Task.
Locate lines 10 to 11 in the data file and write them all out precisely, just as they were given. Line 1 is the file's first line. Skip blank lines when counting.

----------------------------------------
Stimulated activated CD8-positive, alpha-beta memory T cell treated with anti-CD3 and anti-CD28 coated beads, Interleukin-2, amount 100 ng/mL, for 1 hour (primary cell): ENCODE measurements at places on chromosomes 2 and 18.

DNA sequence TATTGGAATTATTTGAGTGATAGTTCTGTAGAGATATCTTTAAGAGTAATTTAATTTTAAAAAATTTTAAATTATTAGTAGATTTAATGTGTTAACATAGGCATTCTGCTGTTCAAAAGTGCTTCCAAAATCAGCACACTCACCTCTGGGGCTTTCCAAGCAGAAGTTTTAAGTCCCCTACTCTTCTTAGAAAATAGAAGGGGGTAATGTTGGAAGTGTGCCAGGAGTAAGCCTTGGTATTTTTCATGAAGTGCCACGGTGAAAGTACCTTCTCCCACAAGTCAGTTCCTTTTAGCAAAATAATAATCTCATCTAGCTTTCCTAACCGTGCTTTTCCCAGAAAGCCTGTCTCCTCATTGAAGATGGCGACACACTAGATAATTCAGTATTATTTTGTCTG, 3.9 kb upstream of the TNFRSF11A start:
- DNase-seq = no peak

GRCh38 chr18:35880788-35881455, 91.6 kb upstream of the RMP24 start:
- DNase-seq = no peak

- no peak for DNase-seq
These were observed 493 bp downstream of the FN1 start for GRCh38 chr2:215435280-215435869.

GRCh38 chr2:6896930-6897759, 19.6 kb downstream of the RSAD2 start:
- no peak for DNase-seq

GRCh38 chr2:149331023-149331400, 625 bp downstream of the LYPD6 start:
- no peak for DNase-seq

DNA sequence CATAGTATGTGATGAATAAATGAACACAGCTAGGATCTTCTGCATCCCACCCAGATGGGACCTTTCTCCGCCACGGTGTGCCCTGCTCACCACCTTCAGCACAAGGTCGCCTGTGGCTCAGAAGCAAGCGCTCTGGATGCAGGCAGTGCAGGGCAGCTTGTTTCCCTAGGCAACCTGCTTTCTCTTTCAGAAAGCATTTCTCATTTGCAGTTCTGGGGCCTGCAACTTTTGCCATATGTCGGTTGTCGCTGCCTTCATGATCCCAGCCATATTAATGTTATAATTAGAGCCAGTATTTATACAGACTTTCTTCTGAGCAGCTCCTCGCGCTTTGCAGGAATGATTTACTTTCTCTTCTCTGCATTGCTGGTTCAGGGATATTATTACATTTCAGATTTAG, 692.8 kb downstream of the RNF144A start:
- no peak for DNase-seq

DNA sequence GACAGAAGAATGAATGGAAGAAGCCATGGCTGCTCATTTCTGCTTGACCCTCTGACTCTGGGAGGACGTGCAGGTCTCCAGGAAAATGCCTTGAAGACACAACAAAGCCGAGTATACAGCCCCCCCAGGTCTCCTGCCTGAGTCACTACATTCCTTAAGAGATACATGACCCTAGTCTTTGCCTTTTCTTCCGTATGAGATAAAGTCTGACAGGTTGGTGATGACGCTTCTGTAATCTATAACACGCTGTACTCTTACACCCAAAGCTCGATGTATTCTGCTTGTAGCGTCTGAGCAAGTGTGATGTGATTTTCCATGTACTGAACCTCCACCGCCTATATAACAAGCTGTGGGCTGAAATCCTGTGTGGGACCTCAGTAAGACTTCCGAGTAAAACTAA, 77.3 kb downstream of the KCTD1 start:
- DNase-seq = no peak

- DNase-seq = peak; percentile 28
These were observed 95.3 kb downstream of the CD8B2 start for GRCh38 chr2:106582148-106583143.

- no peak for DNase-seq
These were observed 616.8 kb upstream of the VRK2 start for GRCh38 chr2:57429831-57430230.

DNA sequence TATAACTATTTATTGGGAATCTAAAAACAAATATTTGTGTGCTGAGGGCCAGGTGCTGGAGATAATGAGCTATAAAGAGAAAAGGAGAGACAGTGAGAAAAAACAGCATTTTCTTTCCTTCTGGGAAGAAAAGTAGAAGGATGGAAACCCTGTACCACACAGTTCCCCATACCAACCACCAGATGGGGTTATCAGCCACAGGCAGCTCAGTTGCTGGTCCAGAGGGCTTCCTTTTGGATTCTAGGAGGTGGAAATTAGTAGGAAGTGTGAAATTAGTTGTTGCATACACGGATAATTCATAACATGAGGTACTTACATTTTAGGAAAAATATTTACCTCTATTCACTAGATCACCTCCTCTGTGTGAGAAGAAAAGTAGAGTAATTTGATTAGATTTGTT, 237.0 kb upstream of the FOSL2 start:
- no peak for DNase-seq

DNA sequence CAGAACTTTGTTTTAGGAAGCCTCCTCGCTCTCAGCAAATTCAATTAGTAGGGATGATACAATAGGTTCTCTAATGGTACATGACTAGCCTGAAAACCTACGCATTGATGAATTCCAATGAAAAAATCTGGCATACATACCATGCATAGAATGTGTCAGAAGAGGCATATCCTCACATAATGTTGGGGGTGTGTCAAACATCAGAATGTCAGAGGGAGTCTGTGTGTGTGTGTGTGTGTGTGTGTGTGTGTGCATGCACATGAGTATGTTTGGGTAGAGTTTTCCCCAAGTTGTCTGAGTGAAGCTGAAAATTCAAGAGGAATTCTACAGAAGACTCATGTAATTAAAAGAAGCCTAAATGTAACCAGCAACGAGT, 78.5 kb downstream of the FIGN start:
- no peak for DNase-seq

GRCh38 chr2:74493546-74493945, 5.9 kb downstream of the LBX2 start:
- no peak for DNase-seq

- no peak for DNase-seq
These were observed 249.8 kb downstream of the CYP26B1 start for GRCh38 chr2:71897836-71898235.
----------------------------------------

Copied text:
GRCh38 chr2:149331023-149331400, 625 bp downstream of the LYPD6 start:
- no peak for DNase-seq